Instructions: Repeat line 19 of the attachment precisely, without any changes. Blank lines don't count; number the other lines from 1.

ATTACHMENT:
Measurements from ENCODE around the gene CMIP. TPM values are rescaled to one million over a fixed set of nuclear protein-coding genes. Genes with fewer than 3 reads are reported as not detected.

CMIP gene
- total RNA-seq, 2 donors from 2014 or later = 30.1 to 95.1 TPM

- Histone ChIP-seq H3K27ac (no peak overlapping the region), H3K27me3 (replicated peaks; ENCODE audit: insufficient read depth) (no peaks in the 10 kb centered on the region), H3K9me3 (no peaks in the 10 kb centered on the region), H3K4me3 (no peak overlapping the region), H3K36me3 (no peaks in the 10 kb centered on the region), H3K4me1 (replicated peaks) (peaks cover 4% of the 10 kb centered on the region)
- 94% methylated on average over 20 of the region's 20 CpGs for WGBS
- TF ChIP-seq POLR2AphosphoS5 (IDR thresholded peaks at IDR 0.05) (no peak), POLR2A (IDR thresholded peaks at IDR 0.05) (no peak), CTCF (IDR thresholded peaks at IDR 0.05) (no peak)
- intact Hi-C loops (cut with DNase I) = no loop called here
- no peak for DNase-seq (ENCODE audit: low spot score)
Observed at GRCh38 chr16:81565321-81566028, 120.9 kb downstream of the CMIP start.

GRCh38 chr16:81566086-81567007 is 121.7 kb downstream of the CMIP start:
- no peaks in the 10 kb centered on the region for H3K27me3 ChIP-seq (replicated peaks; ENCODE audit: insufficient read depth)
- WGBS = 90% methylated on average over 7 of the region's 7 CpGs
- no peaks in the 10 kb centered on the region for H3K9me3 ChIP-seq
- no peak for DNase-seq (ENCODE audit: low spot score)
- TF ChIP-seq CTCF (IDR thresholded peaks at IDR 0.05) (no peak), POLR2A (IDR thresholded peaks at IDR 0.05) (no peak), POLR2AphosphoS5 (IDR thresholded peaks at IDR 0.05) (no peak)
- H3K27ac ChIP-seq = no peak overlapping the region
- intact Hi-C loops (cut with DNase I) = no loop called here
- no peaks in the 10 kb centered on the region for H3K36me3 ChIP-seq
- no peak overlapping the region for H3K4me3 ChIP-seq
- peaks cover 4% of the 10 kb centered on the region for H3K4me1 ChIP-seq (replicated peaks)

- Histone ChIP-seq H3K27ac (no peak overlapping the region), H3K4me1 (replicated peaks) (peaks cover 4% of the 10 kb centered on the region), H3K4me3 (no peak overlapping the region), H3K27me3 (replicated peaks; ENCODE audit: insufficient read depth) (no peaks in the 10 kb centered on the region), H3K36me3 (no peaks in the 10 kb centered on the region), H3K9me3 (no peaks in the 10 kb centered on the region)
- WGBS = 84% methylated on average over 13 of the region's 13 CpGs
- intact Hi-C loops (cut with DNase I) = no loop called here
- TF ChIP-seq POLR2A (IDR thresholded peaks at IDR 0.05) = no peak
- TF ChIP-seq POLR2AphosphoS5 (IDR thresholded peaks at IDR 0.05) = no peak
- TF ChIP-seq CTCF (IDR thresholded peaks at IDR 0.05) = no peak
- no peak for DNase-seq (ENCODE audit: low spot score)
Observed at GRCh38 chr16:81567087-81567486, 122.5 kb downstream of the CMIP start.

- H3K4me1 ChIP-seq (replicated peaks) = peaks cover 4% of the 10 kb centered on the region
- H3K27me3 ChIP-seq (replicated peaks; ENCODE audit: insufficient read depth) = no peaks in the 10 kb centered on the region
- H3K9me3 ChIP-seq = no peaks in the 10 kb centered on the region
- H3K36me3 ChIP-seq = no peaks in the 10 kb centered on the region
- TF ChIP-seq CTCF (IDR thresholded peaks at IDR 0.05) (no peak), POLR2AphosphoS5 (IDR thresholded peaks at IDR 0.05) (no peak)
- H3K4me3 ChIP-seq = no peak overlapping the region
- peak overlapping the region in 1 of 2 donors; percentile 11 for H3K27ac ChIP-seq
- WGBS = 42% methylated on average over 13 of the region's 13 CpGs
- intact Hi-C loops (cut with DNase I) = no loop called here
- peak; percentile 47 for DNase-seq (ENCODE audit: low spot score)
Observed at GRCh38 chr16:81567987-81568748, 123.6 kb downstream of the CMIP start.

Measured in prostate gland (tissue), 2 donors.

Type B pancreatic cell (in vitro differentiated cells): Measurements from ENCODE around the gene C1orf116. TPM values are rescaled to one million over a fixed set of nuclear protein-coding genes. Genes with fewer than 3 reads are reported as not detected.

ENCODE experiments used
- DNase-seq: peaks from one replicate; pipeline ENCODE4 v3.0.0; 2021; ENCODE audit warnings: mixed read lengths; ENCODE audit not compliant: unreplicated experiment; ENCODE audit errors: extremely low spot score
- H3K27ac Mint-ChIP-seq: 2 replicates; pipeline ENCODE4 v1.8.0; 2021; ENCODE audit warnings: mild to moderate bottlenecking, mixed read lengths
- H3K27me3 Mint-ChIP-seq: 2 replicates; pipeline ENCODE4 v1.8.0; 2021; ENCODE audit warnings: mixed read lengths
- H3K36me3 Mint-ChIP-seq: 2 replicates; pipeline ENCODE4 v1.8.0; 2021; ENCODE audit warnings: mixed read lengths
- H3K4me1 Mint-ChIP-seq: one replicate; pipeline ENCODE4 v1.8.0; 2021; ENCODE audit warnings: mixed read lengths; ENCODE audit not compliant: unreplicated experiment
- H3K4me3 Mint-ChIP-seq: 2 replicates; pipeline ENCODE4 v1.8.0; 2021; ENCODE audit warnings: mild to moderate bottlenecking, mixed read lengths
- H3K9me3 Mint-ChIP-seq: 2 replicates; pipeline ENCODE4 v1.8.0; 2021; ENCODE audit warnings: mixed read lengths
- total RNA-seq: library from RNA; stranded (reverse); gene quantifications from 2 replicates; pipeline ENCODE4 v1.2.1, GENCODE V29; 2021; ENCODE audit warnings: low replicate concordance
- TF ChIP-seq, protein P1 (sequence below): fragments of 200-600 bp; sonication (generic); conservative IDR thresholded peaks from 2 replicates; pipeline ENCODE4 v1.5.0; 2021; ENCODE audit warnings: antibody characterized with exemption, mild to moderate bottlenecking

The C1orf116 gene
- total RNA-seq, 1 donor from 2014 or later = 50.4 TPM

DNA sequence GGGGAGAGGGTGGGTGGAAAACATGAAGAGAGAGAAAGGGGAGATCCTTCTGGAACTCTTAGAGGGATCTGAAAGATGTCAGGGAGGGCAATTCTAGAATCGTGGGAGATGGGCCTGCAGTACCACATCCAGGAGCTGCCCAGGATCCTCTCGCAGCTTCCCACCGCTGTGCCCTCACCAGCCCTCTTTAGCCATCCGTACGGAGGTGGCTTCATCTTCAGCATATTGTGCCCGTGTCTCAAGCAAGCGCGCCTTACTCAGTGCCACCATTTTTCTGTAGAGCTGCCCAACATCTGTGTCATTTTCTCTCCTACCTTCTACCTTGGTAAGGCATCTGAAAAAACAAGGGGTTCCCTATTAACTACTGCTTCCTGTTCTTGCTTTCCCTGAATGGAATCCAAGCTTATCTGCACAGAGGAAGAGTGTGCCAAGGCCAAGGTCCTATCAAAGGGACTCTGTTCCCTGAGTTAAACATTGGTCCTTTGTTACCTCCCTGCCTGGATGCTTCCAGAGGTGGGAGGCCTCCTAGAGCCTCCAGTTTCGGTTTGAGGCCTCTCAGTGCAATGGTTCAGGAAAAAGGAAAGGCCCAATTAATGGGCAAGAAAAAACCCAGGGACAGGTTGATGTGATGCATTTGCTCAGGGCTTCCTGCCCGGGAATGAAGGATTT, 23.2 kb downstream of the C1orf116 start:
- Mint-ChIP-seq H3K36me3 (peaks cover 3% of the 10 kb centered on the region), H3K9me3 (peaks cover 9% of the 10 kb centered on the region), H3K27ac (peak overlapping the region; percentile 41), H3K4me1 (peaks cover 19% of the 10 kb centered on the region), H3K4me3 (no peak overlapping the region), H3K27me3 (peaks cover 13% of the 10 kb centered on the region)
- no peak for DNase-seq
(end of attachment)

- no peak overlapping the region for H3K4me3 ChIP-seq